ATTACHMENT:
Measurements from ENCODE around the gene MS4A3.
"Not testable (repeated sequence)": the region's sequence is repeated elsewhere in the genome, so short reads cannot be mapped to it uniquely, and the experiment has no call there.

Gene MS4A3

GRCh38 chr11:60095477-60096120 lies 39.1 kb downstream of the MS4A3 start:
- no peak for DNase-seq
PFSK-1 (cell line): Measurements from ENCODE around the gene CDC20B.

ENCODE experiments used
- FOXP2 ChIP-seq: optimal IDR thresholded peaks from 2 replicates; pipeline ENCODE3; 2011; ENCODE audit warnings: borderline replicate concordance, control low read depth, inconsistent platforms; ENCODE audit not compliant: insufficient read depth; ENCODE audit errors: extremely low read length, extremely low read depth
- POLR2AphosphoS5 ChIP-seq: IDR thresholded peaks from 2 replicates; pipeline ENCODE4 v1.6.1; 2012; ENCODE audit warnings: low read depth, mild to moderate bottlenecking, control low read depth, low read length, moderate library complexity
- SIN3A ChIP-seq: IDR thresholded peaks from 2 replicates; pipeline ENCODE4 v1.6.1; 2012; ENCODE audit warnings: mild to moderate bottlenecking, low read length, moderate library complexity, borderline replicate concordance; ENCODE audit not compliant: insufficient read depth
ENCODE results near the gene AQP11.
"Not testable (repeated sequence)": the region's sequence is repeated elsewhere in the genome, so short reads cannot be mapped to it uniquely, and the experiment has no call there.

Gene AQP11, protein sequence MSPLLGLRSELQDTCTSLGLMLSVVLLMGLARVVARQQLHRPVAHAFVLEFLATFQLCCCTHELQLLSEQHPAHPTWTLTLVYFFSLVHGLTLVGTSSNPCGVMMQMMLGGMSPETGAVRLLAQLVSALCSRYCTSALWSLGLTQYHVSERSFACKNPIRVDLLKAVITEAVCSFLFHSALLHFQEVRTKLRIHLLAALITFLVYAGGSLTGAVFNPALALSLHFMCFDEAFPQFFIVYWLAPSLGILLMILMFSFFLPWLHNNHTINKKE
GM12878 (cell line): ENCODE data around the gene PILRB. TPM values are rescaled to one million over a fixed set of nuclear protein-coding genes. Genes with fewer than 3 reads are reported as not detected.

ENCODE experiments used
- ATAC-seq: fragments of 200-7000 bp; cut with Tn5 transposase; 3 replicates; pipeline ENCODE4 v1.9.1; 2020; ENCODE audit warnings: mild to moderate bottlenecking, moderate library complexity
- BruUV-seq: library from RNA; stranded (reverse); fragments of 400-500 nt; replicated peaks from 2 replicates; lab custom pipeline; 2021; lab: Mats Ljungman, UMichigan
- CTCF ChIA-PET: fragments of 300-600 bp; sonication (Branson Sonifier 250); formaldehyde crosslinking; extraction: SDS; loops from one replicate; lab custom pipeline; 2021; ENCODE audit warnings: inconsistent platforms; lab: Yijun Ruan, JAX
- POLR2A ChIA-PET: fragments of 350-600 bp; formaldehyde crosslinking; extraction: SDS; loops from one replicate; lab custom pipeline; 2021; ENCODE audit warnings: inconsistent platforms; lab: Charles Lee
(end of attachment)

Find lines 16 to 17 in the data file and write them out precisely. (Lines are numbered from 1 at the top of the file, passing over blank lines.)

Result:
- ATAC-seq: fragments of 200-7000 bp; cut with Tn5 transposase; 3 replicates; pipeline ENCODE4 v1.9.1; 2020; ENCODE audit warnings: mild to moderate bottlenecking, moderate library complexity
- BruUV-seq: library from RNA; stranded (reverse); fragments of 400-500 nt; replicated peaks from 2 replicates; lab custom pipeline; 2021; lab: Mats Ljungman, UMichigan